It makes sense, the iMac is a small enclosure and a mobile chip lends itself well to that design.
        • Re: (Score:3, Informative)

          by frankie ( 91710 )
          iMac also uses Merom. Easiest way to tell is the FSB. 667MHz == Merom, 1066MHz == Conroe.
    • Re: (Score:3, Informative)

      by tf23 ( 27474 )
      It looks like the 15" can have 3GB in it too:

      1GB (single SO-DIMM) of PC2-5300 (667MHz) DDR2 memory on 2.16GHz configuration; and 2GB (two SO-DIMMs) on 2.33GHz configuration; two SO-DIMM slots support up to 3GB

      from specs [apple.com]
      • Re: (Score:2, Interesting)

        by ApolloX ( 1017440 )
        Good point, I was thinking of the 7200 rpm drive which is only available in the 17" model. The 3gigs are available in all three. Side Note: Is it a tad odd they lowered the harddrive speeds to 4200 rpm in order to increase size? Granted 5400 rpm is still the default, but its odd that the 15" is now available 4200/5400 rpm models whereas previously it was available with 5400/7200 rpm models.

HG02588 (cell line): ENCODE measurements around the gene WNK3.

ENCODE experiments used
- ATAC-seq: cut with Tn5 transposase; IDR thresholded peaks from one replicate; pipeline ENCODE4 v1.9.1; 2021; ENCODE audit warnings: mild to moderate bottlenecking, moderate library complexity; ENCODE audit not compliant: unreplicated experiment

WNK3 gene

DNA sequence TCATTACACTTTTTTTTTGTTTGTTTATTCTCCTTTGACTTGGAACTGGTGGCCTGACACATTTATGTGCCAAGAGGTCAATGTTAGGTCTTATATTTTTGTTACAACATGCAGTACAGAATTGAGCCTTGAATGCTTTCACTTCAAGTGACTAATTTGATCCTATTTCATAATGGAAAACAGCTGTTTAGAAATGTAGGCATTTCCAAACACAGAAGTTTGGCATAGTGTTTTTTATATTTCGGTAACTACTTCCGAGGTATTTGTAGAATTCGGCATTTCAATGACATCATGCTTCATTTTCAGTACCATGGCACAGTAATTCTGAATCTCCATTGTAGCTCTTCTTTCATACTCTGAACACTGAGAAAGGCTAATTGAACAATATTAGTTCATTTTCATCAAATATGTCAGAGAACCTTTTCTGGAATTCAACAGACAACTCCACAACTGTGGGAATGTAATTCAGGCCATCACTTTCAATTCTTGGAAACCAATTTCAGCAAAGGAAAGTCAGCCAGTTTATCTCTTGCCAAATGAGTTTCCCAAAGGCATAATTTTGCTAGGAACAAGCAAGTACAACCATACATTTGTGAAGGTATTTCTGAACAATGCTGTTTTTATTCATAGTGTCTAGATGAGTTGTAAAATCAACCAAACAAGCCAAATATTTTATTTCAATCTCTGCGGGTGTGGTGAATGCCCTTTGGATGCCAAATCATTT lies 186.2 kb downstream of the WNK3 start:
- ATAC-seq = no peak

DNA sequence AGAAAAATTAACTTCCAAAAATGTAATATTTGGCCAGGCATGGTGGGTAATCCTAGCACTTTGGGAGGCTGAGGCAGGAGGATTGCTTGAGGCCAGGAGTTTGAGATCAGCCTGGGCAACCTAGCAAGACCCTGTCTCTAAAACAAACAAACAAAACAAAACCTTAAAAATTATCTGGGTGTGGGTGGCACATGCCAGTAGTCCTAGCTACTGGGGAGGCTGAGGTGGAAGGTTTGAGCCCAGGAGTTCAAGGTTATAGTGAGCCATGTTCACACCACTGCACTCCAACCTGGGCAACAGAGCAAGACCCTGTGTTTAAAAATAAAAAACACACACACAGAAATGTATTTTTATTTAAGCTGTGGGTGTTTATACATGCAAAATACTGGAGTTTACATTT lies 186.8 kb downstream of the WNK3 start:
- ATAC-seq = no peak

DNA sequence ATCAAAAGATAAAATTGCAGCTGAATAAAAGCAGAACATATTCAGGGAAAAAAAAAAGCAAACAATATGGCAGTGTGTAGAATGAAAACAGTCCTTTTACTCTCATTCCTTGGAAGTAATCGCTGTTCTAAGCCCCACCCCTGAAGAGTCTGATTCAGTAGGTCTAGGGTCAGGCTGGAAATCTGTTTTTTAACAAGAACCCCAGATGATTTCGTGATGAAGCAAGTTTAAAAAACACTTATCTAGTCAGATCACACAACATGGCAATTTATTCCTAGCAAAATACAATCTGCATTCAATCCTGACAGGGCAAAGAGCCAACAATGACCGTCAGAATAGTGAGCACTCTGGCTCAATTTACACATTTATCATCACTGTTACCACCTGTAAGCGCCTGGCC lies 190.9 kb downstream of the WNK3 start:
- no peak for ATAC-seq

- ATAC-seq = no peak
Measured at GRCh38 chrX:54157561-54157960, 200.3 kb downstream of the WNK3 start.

• Re: (Score:3, Informative)

          by jellomizer ( 103300 )
          I think it is an issue of Choice at around the same price.
          Fast 100GB Drive
          Medium 160GB Drive
          Slow 200GB Drive

          What is more important Speed Storage or an average of both.
          I myself Got the 7200RPM Drive. Because I do a lot code and Database calls some that do heavy drive useage.
          But say someone is going to do a LOT of Virtualization they may want a larger slower drive. But sience I have a 500GB External on hand I want my OS to go fast and Archive the bigger data on the slower drive.
    • by dsginter ( 104154 ) on Tuesday October 24, 2006 @10:53AM (#16559888)
      I've always been a critic of the premium that one has to pay to get an Apple. So when I saw this article, I was quick to go configure a Dell and point out just how much one can save over the Apple tax.